Syria ‘approves’ aid access to seven besieged areas

UN envoy says government wants to reach every Syrian “wherever they are and allow UN to bring humanitarian aid”.

A Red Crescent aid convoy enters Wafideen Camp, which is controlled by Syrian government forces, to deliver aid into the rebel held besieged city of Douma, Damascus suburbs, Syria
At least 260,000 people have been killed in Syria's five-year conflict, while millions have been displaced [Omar Sanadiki/Reuters]

The Syrian government has approved access to seven besieged areas and UN convoys are expected to travel to them within days, the United Nations said after crisis talks in Damascus.

UN Special Envoy Staffan de Mistura, who was given the green light at talks with Syria’s Foreign Minister Walid al-Muallem, said on Tuesday that the UN would test the government commitment to allow access on Wednesday but gave no further details.

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Their meeting in Damascus came at a time when government forces had been advancing rapidly with the aid of Russian air strikes, and just days before an internationally agreed pause in fighting was due to take effect.

De Mistura said they had discussed the issue of humanitarian access to areas besieged by all sides in the five-year war.

“It is clear it is the duty of the government of Syria to want to reach every Syrian person wherever they are, and allow the UN to bring humanitarian aid,” de Mistura said in a statement. “Tomorrow we test this.”

‘Degradation on ground’

The UN Office for the Coordination of Humanitarian Affairs (OCHA) said that Syria had approved access to Deir al-Zor; Fouaa and Kafraya in Idlib; and Madaya, Zabadani, Kafr Batna and Mouadamiya al-Sham in rural Damascus.

“Humanitarian agencies and partners are preparing convoys for these areas, to depart as soon as possible in the coming days,” OCHA said.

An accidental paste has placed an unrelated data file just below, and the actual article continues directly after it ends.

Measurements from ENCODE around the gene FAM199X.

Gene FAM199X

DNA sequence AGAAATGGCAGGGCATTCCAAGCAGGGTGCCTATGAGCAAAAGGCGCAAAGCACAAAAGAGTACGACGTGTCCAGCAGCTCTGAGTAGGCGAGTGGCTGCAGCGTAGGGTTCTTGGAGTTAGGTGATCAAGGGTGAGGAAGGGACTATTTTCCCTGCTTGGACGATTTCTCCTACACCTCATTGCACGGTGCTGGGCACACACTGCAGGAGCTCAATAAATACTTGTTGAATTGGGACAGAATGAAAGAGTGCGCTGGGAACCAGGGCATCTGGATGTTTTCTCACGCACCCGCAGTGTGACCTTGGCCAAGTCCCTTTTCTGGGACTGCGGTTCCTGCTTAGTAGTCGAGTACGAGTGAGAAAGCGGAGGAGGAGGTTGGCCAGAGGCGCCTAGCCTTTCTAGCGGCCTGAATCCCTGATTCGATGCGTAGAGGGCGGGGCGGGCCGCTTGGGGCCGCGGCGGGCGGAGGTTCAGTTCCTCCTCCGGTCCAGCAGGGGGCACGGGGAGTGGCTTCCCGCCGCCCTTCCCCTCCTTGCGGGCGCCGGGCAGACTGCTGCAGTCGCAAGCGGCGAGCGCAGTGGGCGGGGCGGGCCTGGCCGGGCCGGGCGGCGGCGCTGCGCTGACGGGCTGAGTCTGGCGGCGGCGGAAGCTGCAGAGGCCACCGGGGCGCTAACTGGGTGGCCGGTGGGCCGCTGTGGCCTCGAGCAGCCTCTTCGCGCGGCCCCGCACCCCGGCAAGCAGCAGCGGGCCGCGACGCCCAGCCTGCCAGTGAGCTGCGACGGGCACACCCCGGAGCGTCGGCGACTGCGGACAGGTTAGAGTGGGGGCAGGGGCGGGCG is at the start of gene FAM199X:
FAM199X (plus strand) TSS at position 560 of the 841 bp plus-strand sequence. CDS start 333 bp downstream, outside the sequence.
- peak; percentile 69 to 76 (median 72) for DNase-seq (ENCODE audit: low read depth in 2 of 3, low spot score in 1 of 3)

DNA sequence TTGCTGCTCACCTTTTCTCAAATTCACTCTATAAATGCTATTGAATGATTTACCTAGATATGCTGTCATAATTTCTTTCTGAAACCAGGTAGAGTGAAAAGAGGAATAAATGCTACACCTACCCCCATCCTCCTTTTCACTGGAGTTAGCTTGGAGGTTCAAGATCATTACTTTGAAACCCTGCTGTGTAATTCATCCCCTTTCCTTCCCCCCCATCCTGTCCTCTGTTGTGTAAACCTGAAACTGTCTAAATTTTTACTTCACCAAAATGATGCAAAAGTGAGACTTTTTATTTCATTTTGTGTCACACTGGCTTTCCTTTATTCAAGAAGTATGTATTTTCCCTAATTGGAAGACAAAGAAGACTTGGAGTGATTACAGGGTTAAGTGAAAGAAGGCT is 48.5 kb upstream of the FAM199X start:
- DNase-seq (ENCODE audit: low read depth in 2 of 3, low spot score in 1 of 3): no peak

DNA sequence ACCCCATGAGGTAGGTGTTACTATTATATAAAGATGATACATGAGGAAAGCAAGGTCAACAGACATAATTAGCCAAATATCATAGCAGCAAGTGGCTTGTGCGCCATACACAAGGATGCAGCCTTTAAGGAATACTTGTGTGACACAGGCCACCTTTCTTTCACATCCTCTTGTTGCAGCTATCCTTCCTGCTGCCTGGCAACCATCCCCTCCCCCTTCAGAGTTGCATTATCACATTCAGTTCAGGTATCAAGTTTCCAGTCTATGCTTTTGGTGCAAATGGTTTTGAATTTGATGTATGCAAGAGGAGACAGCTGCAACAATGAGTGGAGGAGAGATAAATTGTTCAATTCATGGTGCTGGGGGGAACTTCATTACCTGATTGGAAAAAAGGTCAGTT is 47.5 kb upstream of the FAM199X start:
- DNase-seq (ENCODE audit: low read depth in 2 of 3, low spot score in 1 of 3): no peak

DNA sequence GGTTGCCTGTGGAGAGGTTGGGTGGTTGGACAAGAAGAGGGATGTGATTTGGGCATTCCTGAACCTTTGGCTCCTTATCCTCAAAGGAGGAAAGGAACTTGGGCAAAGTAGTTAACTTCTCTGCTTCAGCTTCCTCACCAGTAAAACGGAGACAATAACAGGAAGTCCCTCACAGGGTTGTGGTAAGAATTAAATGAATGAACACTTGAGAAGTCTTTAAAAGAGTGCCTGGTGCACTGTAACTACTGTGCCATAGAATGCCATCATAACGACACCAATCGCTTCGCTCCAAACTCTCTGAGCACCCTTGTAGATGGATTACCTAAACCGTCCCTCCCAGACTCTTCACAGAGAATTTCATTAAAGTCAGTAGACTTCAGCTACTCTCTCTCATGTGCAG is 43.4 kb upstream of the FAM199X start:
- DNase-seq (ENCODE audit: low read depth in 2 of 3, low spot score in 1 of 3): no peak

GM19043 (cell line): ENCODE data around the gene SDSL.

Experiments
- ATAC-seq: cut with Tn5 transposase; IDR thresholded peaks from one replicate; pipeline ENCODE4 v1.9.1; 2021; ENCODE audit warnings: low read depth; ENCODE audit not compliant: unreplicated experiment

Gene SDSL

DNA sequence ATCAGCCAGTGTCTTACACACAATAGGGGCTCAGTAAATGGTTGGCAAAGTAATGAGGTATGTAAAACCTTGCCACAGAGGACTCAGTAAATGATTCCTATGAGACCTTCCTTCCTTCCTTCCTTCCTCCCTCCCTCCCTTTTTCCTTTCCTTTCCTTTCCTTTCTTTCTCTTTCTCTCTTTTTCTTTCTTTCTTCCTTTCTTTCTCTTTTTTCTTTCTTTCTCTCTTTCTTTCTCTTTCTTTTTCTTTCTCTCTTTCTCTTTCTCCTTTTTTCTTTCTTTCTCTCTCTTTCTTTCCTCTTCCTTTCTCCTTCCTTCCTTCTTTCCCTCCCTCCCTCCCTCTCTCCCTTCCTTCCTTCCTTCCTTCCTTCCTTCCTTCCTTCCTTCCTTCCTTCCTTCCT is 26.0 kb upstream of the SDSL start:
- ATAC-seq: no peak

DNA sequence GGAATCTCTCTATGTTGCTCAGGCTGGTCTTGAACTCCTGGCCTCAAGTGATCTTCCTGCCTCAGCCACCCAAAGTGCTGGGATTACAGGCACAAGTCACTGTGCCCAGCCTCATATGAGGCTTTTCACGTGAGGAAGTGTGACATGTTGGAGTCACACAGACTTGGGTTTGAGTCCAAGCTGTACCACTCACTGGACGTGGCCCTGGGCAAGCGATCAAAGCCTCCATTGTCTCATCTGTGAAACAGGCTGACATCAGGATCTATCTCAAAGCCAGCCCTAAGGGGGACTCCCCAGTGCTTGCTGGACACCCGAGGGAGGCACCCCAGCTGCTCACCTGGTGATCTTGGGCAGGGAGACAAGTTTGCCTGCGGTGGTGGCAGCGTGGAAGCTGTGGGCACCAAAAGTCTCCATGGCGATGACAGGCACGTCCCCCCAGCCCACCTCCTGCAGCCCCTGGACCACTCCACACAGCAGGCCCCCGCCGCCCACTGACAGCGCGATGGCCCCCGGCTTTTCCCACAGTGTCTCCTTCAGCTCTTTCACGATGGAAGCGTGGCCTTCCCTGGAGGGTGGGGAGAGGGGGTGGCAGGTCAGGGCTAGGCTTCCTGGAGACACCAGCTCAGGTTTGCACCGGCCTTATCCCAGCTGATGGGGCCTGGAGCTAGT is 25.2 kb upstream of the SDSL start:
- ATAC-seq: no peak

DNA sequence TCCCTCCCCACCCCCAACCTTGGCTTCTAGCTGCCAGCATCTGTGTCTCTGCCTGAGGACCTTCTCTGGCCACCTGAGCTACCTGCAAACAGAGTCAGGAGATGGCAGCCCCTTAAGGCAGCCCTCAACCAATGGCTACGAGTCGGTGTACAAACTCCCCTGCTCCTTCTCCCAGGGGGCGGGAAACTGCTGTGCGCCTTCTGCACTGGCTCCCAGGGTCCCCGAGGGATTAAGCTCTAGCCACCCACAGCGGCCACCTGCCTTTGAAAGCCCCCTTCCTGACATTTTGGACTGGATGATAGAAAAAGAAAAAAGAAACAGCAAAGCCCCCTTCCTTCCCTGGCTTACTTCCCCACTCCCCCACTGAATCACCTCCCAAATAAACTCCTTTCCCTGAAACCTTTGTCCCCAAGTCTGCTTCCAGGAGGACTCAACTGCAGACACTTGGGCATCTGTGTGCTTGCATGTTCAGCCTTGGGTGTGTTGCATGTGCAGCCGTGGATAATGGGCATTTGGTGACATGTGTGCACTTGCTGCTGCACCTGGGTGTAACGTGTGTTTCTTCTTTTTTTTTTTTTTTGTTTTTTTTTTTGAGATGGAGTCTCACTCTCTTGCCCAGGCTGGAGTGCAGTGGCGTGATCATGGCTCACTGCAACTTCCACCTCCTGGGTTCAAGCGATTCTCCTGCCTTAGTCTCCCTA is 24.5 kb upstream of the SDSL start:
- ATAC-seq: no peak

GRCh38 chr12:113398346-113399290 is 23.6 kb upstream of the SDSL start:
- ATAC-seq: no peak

It was not immediately clear whether the convoys would begin on Wednesday, as de Mistura had indicated.

Nor was there any indication of a breakthrough on access to areas besieged by armed opposition groups.

READ MORE: Nearly 400,000 Syrians starving in besieged areas

UN-backed peace talks are scheduled to resume in Geneva on February 25, after de Mistura suspended a first round earlier this month.

Last Friday, global powers meeting in Munich agreed to a pause in the fighting in the hope that this could allow the talks to resume, but the deal does not take effect until the end of this week and was not signed by all of Syria’s warring parties.

“We are witnessing a degradation on the ground that cannot wait,” UN spokesman Ahmad Fawzi told a news conference.

“The reason (de Mistura) suspended (the talks) was, as you know, that cities were still being bombed, people were still being starved on the ground.”

‘War crimes’

Elsewhere, Russia denied bombing hospitals in northern Syria, with Kremlin spokesman Dmitry Peskov calling such accusations “unsubstantiated”.

The rejection on Tuesday followed claims by France and Turkey that the bombing of two schools and five hospitals in Syria were “war crimes”.

“Once again, we categorically reject and do not accept such statements,” Peskov said when asked whether Russian planes bombed hospitals in Syria, including one supported by Doctors Without Borders (MSF).

“Especially since every time, those who make such statements are unable to prove in any way their unsubstantiated accusations.”

READ MORE: Strikes on schools and hospitals in Syria ‘war crimes’

The Kremlin spokesman added that Moscow preferred to rely on “first-hand sources” of information, which he said in this case would be the Syrian government.

Syria’s ambassador to Russia, Riad Haddad, on Monday accused the US of bombing the MSF hospital and said that “Russian warplanes had nothing to do with any of it.”

Strikes on hospitals in Idlib and Azaz killed almost 50 civilians including children, according to the United Nations, with UN Secretary-General Ban Ki-moon saying the raids violated international law and undermined efforts to end the five-year conflict.

The MSF confirmed its hospital was hit, without assigning blame. On Tuesday, MSF said the number of people killed in the air strike had risen to at least 11.

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The Syrian Observatory for Human Rights, a monitoring group based in the UK, said it suspected the Russian military was behind the attack, based on the location of the raids and the flight patterns and types of planes involved.

Turkish Prime Minister Ahmet Davutoglu on Tuesday denounced “vile, cruel and barbaric planes” of the Russian air force, saying they bomb “without discrimination between civilians and soldiers”.

Russia’s defence ministry, however, hit back with accusations that Turkey was shelling Syrian government forces from across the border.

“Since the end of last week Turkey is hitting Syrian government forces and patriotic opposition in border areas with large calibre artillery,” spokesman Igor Konashenkov said in an emailed statement.

Source: News Agencies